On the Scene: Oprah gets the last word at the 'Essence' Black Women in Hollywood Luncheon

Oprah-Luncheon

Image Credit: Frederick M. Brown/Getty Images

In the midst of the Hollywood awards season, the Essence Black Women in Hollywood Luncheon is a welcome departure from the scripted formalities of awards speeches. Everyone already knows who is being honored, so there’s no pressure, and the guests are just happy to be there to support their peers and idols. Held Thursday over a long lunch in the elegant Beverly Hills Hotel, the 2013 honorees were: Oprah Winfrey, Alfre Woodard, Mara Brock Akil (Girlfriends), Gabrielle Union, Naomie Harris (Skyfall), and Quvenzhané Wallis (Beasts of the Southern Wild).

The crowded red carpet had the feel of a happy high school reunion — with Naomi Campbell, Blair Underwood, Ava DuVernay, and Kelly Rowland. But the excitement about Oprah kept everyone anchored and thrilled. “People respond to truth. She owns her body, she owns her truth,” said Tamera Mowry-Housley. David Oyelowo (LincolnMiddle of Nowhere) told EW, “Oprah means the world to me.” Having just come off of filming The Butler with Winfrey, he added: “She’s become a great friend and a great mentor. She’s just a wonderful, wonderful human being. It’s a real privilege to be here.”

Quvenzhané Wallis was presented with the first award for Breakthrough Performance. Wallis, sporting Hello Kitty earrings and her signature puppy purse, thanked God, Essence, her babysitter on set, and “Mr. Benh Zeitlin and the Court 13 family for believing I could actually play Hushpuppy.” The soft-spoken 9-year-old — who was only 6 when she made the indie film —  is nearing the end of a whirlwind year with Beasts, culminating in the Academy Awards this Sunday where she’s nominated for Best Actress.

It was a feel-good way to begin what would turn into an emotional, honest, and raw event as the other more-experienced honorees took the stage to accept their awards. Gabrielle Union, recipient of the Fierce and Fearless award, told the audience, “I’d been pretending to be fierce and fearless for a very long time. I was a victim masquerading as a survivor. I stayed when I should have run. I was quiet when I should have spoken up and I turned a blind eye to injustice instead of having the courage to stand up for what’s right.” Union elaborated on her Hollywood experiences of being told that “if we go black [for this part], it’ll totally be you. As if the routine exclusion of women of color in the casting process is okay as long as I’m considered.”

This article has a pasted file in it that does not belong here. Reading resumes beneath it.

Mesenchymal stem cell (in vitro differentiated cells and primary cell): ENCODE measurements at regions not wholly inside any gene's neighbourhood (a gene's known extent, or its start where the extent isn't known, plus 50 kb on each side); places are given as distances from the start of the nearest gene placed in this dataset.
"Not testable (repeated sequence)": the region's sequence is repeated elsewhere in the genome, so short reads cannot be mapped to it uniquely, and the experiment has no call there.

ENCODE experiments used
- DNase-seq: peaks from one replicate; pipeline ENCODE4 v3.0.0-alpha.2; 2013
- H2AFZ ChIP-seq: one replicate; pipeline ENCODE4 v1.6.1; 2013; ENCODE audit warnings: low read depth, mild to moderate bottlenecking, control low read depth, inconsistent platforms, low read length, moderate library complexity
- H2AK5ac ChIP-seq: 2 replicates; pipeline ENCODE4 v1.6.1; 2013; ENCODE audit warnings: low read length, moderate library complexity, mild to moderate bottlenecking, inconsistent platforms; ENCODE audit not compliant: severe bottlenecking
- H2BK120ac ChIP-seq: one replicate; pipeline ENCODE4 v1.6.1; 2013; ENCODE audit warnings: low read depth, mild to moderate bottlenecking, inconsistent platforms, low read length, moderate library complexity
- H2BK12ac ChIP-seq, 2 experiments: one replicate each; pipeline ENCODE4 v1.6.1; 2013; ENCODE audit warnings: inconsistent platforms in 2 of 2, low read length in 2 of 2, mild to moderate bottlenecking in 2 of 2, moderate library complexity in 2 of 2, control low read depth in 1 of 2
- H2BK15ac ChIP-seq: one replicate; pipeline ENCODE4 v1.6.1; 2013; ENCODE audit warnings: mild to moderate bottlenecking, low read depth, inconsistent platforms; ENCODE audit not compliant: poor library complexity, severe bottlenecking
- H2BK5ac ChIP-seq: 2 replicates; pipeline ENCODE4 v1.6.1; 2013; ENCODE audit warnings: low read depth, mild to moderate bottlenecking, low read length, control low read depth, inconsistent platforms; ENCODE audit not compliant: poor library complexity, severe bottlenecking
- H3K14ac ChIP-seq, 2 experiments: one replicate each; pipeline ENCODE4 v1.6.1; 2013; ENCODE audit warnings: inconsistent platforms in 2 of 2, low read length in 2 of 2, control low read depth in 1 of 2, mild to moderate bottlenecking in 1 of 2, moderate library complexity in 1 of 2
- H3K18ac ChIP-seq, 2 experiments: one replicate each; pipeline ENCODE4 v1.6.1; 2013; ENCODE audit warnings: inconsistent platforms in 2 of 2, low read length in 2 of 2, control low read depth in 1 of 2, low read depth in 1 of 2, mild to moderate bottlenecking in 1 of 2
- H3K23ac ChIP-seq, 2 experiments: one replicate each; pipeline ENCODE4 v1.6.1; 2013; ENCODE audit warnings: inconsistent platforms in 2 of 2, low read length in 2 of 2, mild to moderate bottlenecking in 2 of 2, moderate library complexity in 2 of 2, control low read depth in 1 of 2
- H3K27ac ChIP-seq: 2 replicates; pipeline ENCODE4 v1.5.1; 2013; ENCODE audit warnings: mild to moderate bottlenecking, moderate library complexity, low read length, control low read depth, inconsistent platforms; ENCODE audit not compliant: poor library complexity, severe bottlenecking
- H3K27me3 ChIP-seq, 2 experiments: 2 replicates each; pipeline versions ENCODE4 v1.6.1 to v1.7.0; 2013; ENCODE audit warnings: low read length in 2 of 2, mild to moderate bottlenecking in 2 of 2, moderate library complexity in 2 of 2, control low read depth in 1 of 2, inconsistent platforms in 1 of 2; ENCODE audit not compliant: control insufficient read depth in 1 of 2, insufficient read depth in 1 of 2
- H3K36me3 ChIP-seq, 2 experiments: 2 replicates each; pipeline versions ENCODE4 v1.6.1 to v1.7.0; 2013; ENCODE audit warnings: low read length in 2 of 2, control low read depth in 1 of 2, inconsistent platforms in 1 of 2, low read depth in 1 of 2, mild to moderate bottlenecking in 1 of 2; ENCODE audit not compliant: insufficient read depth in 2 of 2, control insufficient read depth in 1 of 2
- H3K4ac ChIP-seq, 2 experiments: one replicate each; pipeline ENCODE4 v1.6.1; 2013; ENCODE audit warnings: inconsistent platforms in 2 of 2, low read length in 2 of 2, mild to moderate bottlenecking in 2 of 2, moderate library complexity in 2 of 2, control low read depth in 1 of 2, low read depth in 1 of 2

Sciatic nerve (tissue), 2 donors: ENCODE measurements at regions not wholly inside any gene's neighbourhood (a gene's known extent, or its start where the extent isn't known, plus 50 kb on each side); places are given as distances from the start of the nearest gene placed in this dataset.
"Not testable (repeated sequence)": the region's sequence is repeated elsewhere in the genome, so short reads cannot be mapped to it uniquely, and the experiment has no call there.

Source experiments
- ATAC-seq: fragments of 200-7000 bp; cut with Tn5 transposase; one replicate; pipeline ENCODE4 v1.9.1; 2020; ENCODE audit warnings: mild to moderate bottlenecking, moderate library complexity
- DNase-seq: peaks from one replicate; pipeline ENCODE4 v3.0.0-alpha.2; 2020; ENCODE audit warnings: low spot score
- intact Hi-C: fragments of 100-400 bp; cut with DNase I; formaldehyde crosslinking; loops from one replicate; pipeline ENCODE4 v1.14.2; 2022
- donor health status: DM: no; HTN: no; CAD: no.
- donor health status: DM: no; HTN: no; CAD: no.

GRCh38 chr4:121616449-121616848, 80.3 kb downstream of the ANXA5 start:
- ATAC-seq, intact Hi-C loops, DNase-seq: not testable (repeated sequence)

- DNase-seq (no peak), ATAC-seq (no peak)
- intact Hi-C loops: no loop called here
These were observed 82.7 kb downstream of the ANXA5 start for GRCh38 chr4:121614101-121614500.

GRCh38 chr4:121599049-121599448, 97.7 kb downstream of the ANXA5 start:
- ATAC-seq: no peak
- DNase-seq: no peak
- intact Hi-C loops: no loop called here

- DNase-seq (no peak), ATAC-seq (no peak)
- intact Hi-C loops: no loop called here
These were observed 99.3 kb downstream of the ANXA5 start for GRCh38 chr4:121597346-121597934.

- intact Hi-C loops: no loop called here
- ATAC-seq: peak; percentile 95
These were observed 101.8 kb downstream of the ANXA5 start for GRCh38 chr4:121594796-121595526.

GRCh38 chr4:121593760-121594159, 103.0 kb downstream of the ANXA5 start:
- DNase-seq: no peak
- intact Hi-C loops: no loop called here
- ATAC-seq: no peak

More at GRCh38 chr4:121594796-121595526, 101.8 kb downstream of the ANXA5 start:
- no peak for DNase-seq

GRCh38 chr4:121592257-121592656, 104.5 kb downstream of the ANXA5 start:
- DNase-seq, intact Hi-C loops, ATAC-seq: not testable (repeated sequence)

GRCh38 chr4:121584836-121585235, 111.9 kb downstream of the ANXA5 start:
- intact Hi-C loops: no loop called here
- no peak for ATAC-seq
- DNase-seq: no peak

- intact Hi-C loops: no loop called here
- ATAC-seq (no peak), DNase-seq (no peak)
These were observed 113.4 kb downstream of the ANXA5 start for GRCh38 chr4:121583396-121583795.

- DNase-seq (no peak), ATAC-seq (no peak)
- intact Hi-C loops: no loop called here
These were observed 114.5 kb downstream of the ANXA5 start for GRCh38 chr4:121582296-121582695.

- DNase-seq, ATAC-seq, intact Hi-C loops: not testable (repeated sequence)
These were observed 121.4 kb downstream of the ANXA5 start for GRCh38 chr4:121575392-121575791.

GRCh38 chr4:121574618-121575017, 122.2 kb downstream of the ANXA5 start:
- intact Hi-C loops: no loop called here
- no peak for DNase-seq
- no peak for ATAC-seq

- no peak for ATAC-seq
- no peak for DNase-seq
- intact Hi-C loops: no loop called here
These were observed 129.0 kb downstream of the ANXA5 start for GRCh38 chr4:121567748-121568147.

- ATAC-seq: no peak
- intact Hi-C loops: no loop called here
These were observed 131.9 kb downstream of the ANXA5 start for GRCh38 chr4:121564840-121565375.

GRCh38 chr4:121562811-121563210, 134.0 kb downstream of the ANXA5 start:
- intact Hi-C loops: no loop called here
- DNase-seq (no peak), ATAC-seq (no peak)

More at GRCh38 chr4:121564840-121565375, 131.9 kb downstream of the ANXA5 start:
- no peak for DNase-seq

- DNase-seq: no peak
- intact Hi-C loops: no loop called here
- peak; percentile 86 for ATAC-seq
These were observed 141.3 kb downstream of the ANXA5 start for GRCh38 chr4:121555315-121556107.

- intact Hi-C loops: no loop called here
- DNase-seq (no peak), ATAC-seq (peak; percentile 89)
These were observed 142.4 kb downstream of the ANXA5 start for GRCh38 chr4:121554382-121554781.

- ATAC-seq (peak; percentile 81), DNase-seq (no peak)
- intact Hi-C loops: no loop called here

Common introduced Lincoln Shining Star honoree Naomie Harris and said, “It’s an honor to be among and feel the love amongst black women, and we’re here to support you as black men.” When A/V problems delayed Harris’ highlight montage, Common took the opportunity to craft an impromptu rap about the nominees to the delight of the audience. Instead of giving her pre-written speech, Harris told the audience how moved she was by Union’s and confided that she’s in the same place.

Girlfriends creator Mara Brock-Akil won the Visionary Award and delivered a tearful speech to her Girlfriends stars — Tracee Ellis Ross, Golden Brooks, Persia White, and Jill Marie Jones — who shared the stage with her. “I wanted to say, you guys deserved so many Emmys,” she said. “These girls can act rings around Friends.

Alfre Woodard, recipient of the Vanguard Award, got an extra special introduction — a letter from her friend Michelle Obama. “I’ve had a really good run,” Woodard said. She talked about her first experiences in Los Angeles and realizing that Hollywood didn’t know what to do with her or her peers. “We didn’t fit the mold, we didn’t break our mold. We still have our original noses,” she said. The audience went a little wild with laughter. “If you don’t, that’s fine,” she added. “I just couldn’t think of one that would fit better.”

Oprah Winfrey was the final honoree to speak, and told the audience that she’d grown up with Essence since the very first issue. “What a thrill and delight to see yourself reflected on the pages when you are a young, growing woman,” Winfrey said. She added that through her years of interviewing she realized something when a common question kept coming up. After every interview, her subject would ask, “Was that okay?” Winfrey said. “We’re all looking to know that we are seen, we are heard, and what we say means something. … Everybody wants to know that they matter. And you can just dissolve any argument the moment the person recognizes that they are being heard, they are being seen, and what they say matters. This award means something special to me and it matters. … Because when Essence says it, I believe it is true.”

Read More:
‘Essence’ Black Women in Hollywood event 2012
Watch the 2013 ‘Essence’ Black Women in Hollywood red carpet


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